***UPDATE*** When I initially wrote this review I was really hard on the author. I’m a mom and this story was not my cup of tea or in my writing style. However, I should have given more grace. As it turns out, my 17 year old son who never reads a book is reading this one. And enjoying it thoroughly. He had to read a book by a Canadian author for school so I gave it to him and wouldn’t you know…he’s hooked! So, mothers, fear not; there is hope for our reader-less children. And the fact that he’s enjoying it means it’s written in a style and with content relevant to his life and in a way that he relates to. This is very good. So , thank you Chrissy for that!
Original post: This is a hard review to write. This book is not easy to read. When I started it, I was somewhat disappointed with the writing style and stopped part way through the first chapter. I realized it is written for young adults and therefore I had to rearrange my mindset to accept the style and content.
Synopsis: (as per the Publisher’s website) :
15-year-old loner, Lexi Vogan, has had enough: four foster families in two years is enough to make anybody run away! Alone in the world, she flees to Jacksonville where a group of runaway teens live in abandoned tunnels hidden below the city. It seems like the perfect place for a forgotten face.
Liz Swavier, 36, became a widow two years ago when her husband succumbed to cancer, but she’s doing okay, at least that’s what she tells herself. Working long hours as a doctor in the ER department, Liz’s friends and family grow concerned that she’s hurled herself into work to numb her grief.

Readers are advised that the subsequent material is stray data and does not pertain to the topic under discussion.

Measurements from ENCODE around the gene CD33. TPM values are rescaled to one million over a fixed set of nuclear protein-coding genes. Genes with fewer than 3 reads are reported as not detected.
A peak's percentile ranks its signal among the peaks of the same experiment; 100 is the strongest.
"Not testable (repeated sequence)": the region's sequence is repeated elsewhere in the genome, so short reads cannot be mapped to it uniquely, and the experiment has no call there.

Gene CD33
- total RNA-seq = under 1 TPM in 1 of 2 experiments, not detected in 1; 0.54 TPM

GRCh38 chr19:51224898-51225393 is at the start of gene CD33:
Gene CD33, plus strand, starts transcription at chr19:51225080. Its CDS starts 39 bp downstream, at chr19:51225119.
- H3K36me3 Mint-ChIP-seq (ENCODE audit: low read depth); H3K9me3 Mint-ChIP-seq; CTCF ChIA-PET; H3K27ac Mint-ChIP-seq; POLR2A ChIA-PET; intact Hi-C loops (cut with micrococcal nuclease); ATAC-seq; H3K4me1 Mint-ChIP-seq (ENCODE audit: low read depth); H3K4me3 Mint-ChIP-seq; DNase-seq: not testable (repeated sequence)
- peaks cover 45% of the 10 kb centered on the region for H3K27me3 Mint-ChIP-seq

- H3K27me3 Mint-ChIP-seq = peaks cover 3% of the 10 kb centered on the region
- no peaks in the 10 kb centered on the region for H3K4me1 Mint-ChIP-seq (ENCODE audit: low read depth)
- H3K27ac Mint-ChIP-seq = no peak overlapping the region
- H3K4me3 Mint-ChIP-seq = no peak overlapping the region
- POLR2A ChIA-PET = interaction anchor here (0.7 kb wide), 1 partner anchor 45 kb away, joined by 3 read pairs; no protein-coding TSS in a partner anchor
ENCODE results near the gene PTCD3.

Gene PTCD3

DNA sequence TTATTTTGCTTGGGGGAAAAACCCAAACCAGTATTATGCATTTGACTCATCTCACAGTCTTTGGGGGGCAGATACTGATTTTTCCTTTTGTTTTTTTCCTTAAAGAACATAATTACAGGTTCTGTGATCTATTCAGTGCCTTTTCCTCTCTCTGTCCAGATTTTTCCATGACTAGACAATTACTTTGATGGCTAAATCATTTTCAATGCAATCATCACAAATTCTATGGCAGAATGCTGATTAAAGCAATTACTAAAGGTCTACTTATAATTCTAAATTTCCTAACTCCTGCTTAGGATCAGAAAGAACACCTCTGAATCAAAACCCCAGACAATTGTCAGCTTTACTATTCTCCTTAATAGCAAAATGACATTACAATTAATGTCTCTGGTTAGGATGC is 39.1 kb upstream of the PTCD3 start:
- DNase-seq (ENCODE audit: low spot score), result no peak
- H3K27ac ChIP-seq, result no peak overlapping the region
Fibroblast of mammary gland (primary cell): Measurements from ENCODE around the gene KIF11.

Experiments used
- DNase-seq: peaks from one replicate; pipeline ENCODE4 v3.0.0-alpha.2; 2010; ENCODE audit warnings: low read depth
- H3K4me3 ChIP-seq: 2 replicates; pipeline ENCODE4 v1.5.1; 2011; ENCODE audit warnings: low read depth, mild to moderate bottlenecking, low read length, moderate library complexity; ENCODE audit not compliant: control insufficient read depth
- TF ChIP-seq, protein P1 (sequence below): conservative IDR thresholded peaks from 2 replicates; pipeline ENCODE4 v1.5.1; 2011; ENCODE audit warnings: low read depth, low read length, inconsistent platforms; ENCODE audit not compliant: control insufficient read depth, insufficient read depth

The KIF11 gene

Then, on a typical Friday afternoon, an appointment with Divine intervention causes these two very different lives to collide beginning a journey towards restoration that only an all-knowing, loving God could weave together.
Chrissy Dennis, the author, herself very young, has a long ways to go in the writing department. Her intentions are admirable and I can feel her heart for troubled youth. But her content and style are lacking. The constant conversational style of writing coupled with way too many descriptive passages make you lose interest as a reader. I found some chapters to be unnecessary and the overall book is too long.
I would also caution parents on content. This is not a book you want your innocent, sheltered young teen girls reading unless you have had a prior discussion with them on a LOT of social issues. There are very descriptive passages on assaults, drug and alcohol abuse, teen runaways and cutting.
Parents need to be cautious about giving troubled teens fuel for their internal fires. While there are some redeeming passages and an ultimate goal to lead young people to Christ, this book falls way short on that. The ending is rushed and lacks the spiritual depth that I would expect from an evangelistic tool such as this. Perhaps the author didn’t intend for it to be evangelistic but from the cover synopsis you would get that impression.
I would give this book 2 out of 5 stars. If a young person reading it gave their review it might be a bit higher at 3/5 but the writing is just too wordy and cliché to give it more than that.